Although she’s still mainstream, I feel fewer people are talking about Marie Kondo right now. Maybe it’s because New Year’s Resolutions have fallen pretty far to the wayside or maybe it’s because everyone’s already watched her new Netflix series. Still, so many people seem to be all heart eye emoji about her methods.
Well, I took the plunge a few weeks ago and watched the first episode.
Setting aside her religious influences, I didn’t like the show.
If it works for you, awesome-sauce!
However, I felt it was more “motivational” rather than instructional. Which, if motivation is what you’re looking for then alrighty. No judgement from me.
I’m probably inclined to dislike the show because I’m not a hoarder/collector/keeper/whatever.
In fact, every few years, I purge my house of extra linens, medicine bottles, blankets, kitchen stuff, and basement build-up. I even go through my “memory” boxes and get rid of anything I can no longer remember.
I guess this technically makes me a keeper & purger but whatever. You get the gist.
I’ve always been proud (not arrogant, just happy) of the fact that I’m not a person who keeps everything. I’ve always been happy with fewer items — or at least what I thought was fewer.
Today is the first day when we are not serving at a church. After almost 10 years, Jay left his staff position, we moved into an apartment, and we’ve begun preparing for the next steps that God has for us.
However, these next steps require that we have less stuff.
For the past two months, I’ve been sorting, organizing, and purging. When I ran out of space in the boxes I allotted myself, I purged again. And again. And again.
Our first move (the one into an apartment) took us from four bedrooms to two. Our next move will take us over an ocean. Less is imperative because what we don’t ship, we have to store, and what we store, we have to pay for.
I had taken pride in my less.
Until my less was still too much.
…be content with what you have… Hebrews 13: 5
And I was. I would look around and see projects in the works. Items that were special finds. I could even see things like Grandma’s china that would decorate a home that was still only a place in my mind.
I was happy with what I had and enjoyed to imagine the places they might sit someday.
But I had made a terrible mistake.
“Do not lay up for yourselves treasures on earth, where moth and rust destroy and where thieves break in and steal, but lay up for yourselves treasures in heaven, where neither moth nor rust destroys and where thieves do not break in and steal. For where your treasure is, there your heart will be also. Matthew 6: 19-21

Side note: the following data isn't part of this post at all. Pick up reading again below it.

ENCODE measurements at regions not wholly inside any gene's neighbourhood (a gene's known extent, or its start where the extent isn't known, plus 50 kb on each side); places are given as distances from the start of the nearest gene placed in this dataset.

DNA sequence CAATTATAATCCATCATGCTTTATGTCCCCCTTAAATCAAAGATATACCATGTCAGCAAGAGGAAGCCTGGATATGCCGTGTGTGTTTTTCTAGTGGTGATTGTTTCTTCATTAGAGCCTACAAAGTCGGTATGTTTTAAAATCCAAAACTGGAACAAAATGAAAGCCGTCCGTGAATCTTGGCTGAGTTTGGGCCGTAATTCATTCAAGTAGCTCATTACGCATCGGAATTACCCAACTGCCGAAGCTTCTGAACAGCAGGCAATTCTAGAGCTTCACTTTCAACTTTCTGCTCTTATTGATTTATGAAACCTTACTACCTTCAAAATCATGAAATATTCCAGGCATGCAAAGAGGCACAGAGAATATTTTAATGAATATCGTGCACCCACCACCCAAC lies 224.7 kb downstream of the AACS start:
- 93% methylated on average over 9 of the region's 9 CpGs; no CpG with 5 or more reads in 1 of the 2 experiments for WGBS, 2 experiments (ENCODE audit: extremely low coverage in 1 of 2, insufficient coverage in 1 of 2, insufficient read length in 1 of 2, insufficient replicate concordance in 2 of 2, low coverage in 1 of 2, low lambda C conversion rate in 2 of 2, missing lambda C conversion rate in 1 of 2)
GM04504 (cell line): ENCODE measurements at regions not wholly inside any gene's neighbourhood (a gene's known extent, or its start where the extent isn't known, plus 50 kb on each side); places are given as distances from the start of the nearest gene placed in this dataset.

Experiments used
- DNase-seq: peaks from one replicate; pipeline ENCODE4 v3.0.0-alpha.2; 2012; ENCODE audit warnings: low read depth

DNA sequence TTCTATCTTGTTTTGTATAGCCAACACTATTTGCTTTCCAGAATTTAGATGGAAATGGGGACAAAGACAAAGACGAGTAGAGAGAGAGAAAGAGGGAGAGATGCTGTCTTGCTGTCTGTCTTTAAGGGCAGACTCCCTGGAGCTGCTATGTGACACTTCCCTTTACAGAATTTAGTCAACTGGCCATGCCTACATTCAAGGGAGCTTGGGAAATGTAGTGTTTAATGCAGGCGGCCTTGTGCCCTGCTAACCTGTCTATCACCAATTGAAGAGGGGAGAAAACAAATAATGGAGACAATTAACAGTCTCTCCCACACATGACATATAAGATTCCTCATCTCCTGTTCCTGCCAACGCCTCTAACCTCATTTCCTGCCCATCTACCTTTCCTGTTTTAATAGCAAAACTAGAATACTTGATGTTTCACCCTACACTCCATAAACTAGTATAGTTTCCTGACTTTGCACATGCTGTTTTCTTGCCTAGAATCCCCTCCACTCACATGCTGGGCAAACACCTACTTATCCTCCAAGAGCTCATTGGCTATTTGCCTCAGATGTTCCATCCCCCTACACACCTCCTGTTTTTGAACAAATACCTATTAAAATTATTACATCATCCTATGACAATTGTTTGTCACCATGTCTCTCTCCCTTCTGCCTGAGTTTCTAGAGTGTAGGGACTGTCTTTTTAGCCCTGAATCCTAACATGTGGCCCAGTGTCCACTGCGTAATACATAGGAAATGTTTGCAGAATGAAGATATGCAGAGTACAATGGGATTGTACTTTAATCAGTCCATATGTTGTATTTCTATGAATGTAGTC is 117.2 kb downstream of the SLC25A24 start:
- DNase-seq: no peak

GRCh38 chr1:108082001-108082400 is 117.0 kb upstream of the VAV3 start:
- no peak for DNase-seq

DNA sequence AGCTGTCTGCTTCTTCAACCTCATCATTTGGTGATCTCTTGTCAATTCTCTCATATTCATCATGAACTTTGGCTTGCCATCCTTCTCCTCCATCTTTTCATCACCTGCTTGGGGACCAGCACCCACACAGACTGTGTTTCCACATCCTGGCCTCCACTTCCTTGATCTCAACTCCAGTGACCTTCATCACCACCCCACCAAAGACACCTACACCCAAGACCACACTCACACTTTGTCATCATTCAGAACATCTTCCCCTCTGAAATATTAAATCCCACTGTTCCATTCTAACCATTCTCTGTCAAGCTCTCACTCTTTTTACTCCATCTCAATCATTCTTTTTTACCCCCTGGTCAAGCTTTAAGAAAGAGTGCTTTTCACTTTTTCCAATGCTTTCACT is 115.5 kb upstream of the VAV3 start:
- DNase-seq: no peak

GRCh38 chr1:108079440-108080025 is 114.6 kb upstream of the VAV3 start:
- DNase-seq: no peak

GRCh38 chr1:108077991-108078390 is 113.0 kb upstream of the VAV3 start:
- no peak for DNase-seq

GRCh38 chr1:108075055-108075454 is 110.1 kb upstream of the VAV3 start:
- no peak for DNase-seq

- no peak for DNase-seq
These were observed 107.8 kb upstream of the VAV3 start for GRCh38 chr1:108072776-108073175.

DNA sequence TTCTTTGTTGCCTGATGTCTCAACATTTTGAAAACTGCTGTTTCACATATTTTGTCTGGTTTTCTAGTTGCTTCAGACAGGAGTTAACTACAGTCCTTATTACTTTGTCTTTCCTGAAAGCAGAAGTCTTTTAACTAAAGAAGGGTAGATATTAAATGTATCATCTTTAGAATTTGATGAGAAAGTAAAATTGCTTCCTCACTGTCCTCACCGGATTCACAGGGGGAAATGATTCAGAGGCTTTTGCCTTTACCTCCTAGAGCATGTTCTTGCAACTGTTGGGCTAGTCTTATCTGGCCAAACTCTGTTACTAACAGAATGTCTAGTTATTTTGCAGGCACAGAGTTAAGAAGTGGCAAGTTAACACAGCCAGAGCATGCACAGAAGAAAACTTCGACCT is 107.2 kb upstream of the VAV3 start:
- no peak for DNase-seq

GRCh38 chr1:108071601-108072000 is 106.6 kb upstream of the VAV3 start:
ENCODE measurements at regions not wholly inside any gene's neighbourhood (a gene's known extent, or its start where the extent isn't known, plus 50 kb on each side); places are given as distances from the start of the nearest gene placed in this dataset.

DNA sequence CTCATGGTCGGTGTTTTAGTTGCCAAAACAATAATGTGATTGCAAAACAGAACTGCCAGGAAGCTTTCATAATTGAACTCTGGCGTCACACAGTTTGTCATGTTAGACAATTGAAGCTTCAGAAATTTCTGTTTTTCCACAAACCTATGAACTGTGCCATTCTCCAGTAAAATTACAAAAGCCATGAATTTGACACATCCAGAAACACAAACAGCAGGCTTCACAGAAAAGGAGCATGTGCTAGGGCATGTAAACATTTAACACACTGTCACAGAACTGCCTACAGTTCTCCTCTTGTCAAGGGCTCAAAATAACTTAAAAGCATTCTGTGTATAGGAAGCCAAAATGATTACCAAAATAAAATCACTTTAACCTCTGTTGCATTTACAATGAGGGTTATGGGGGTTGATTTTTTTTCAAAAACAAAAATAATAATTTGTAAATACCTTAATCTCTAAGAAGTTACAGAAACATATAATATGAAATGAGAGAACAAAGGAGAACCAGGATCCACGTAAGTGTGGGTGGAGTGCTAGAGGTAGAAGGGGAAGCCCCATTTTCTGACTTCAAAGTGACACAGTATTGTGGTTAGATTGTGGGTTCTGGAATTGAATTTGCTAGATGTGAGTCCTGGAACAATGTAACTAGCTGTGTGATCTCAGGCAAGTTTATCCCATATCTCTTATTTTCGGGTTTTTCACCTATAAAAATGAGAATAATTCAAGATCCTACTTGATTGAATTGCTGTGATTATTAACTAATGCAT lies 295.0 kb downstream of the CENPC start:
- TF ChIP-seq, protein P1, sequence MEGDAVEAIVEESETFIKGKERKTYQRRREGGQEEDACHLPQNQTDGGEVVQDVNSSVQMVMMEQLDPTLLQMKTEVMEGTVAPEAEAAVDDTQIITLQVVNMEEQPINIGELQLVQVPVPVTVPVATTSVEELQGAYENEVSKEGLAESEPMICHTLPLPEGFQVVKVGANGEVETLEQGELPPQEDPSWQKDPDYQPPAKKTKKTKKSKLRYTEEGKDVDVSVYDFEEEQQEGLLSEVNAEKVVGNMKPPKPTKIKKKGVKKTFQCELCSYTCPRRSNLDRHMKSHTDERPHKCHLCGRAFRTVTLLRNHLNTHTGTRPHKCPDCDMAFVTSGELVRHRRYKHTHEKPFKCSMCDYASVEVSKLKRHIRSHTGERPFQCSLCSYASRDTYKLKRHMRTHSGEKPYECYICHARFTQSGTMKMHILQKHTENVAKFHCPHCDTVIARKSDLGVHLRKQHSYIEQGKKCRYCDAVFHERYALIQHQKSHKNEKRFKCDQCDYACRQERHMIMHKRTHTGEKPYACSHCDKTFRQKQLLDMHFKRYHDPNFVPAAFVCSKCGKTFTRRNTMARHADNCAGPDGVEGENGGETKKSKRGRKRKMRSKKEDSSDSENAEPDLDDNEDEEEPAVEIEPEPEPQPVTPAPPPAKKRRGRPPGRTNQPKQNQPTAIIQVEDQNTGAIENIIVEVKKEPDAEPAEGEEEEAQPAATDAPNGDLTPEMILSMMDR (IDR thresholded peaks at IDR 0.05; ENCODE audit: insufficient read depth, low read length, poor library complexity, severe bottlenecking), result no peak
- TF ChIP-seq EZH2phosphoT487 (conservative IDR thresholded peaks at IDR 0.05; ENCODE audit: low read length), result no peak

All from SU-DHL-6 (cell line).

The first purge was easy. So was the second. But by round three, four, and five, I was feeling something different. At first, I couldn’t place the feeling.
Eventually, I realized that I was feeling grief.
I don’t want to minimize anyone’s strong grief. If you feel that I am, I’m sorry. However, I was feeling a sort of grief. I was grieving lost dreams, hopes, and a future that my imagine had formulated.
Somehow the visions of my future included that home decor item, those books, and piece of furniture. It included toys that were purchased for an adoption that never came. It included items from my past that I hope to display some day. It included carefully curated pieces of artwork. I had store up for myself things for my time here on earth. And now it was costing me peace.
When we talk about following Jesus, often we think of giving up our favorite restaurant or the environment we’re familiar with. We have a tendency to talk about giving up our “normal” way of eating, shopping, and doing life.
While all that is scary enough, we often don’t talk about the exchange of so many other things. Particularly the lost hopes, dreams, and plans.
We all have a vision of our future life. Mine included children, a home nearer to my parents and sisters, and Biblical quality miracles.
The problem with my vision, they don’t necessarily go together.
Maybe you see the dead coming back to life and great outpourings of the Holy Spirit before walking back into your carefully curated home and adorable family, but that doesn’t seem to be God’s next plan for my life.
Honestly, it’s been a really hard pill to swallow.
A long time ago, I told God that I wanted to see Him as He claims to be in Bible no matter what the cost.
But now that it’s time to start paying the cost, I’m struggling. I’m paying in installments but I’m paying … and I’m struggling … but I’m paying.
If you’re curious about how I’m dealing with this, here’s three things that are helping me cope. I can’t say that everything is sunshine, daisies, and unicorns but this is certainly helping.
Focus on JesusThis should go without saying but I have to say it because I find that I have to tell myself to do it. The Jesus that pop culture has formulated is not the Jesus of the Bible. When I feel discouraged, I have to go back to the miracles, the teachings, and the awesome power that isn’t found in pop culture.
Take a breakRest is a God-given gift. It’s one I often forget to accept but I find I’m much more willing to pay the cost when I’m not so tired.
Re-define contentmentI wasn’t lying when I said I was content. But I was also comfortable. I’m learning to pray that I feel more like Paul – “… for I have learned in whatever situation I am to be content.” (Phil 4: 11) The amount of stuff that I have may have diminished but I’m cherishing my fewer things more dearly. I know the phrase, “contentment can only be found in God” and while that’s true, it’s an empty platitude unless I learn to be more aware of the gifts He’s given me.
I’m still in process. I’m still learning, growing, and letting go of my own plans, dreams, and visions. It’s not always easy but I’m trusting that it’ll all be worth it.